The Danes, however, have fared far worse. Their key men both up front and in back, Nicklas Bendtner and Simon Kjaer, are on the knife-edge for desperately-needed inclusion against the Dutch. Then just today the coach/namesake of Olsen’s Gang took to his bed with a fever. In South African winter. You can’t make this shit up, can you? Bendtner and Kjaer have at least returned to full training, but with all three fit Denmark dropped three of the last four friendlies. (Taking it easy to avoid injuries?) Bendtner in particular is a blessing, since Olsen brought only three strikers to the tournament, preferring to keep his options open in a variety of supporting roles.

Cameroon are fully fit and somehow even more pathetic. Samuel Eto’o threatened to quit because Roger Milla wouldn’t be his friend (dude, cold) and the rest of the team aren’t much to write home about. Even Japan has rather more depth. Cameroon haven’t won a match since the group stages of the Africa Cup of Nations and I’m not sure their 0-0 draw against Georgia qualifies as a result. Or their 1-1 against Italy, come to that.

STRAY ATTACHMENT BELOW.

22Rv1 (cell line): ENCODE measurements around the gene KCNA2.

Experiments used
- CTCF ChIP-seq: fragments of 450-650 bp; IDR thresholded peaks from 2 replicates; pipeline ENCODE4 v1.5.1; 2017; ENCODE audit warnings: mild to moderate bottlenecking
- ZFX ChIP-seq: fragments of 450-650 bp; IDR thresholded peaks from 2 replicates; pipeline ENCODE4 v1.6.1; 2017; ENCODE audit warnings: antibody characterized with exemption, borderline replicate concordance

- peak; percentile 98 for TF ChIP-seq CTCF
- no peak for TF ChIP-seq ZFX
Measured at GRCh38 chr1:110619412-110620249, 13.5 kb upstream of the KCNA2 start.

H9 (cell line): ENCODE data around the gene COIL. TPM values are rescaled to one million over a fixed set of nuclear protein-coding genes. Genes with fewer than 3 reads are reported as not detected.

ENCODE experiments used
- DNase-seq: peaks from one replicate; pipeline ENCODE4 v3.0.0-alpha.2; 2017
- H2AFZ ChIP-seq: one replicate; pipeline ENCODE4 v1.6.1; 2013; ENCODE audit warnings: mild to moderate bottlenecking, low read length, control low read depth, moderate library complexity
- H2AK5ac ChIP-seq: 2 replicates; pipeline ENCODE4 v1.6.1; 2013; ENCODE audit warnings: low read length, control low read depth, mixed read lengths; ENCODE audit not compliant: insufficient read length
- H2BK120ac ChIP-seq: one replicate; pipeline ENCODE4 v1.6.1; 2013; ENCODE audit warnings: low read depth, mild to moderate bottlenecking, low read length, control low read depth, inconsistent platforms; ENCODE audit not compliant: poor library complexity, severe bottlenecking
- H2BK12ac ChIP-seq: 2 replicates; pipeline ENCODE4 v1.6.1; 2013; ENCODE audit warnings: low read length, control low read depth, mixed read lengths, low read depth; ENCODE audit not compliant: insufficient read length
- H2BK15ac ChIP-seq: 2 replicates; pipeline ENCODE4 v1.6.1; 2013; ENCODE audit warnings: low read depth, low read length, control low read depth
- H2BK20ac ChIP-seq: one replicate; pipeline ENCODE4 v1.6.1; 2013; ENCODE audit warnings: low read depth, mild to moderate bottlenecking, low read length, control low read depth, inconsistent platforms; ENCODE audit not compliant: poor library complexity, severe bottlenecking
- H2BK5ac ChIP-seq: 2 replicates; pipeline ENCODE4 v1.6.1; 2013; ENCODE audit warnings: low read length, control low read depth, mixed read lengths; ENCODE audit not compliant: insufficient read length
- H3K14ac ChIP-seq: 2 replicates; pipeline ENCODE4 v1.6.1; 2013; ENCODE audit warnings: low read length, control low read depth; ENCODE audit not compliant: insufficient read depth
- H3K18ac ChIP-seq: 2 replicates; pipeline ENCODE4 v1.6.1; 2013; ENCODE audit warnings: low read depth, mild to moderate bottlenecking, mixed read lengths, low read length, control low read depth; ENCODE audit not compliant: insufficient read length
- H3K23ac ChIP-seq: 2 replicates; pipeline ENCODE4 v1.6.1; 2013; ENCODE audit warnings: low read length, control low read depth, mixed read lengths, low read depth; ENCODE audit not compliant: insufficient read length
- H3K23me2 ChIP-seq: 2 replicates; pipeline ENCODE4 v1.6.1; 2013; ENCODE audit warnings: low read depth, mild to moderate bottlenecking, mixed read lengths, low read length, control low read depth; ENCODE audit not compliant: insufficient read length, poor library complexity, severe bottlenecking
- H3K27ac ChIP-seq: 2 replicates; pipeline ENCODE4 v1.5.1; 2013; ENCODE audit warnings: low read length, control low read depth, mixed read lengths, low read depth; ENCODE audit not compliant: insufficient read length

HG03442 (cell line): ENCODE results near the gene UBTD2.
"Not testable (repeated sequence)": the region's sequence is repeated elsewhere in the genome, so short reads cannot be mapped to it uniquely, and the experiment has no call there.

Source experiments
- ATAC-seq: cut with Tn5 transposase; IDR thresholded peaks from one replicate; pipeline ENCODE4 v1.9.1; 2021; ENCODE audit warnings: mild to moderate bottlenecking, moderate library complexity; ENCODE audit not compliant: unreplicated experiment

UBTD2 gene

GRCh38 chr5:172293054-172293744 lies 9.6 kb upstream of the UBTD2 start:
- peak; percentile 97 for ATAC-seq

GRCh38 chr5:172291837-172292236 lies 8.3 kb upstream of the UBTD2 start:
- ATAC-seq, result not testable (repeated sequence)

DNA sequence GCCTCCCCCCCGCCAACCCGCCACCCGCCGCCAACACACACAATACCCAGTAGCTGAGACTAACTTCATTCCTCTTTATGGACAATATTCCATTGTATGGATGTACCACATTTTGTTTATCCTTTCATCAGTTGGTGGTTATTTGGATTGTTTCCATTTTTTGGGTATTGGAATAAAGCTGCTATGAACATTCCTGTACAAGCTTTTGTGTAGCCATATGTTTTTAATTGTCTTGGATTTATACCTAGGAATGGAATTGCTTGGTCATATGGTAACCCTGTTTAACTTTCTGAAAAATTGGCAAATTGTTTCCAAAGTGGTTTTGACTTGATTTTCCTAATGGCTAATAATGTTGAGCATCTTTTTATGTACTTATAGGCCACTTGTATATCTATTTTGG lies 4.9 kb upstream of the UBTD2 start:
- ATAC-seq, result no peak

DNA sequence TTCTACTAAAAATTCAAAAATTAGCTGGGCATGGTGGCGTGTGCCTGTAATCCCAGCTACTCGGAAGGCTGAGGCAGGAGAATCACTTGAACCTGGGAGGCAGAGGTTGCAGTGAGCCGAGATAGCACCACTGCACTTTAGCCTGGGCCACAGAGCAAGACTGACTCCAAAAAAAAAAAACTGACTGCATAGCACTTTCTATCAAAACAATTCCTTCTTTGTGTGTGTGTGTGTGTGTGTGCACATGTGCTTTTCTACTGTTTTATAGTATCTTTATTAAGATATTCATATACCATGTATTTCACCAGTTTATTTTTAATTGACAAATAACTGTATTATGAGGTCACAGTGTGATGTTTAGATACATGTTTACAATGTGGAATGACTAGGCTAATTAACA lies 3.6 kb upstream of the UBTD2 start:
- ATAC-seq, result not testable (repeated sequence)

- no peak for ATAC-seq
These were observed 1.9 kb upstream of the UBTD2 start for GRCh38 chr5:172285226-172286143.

As for Japan – I can’t even. Read this instead. Too bad they’ll go as their fan contributor knows his stuff and is far less crap than I.

The absence of Robben probably won’t noticeably hinder the Dutch this early. They’ll come first. The Danes, luckier than good of late, to slide in second. If Cameroon are lucky they’ll make a good third.

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Is Chong on location?

13 August 2009

Methinks maybe RealClearWorld is too clever by half this evening.

rcw

Even better is that both pieces are interviews conducted for them by the same guy, RCW editor Samuel Chi.  Of course I’m of South African stock, so the first thing I see in a given situation tends to be slightly racist.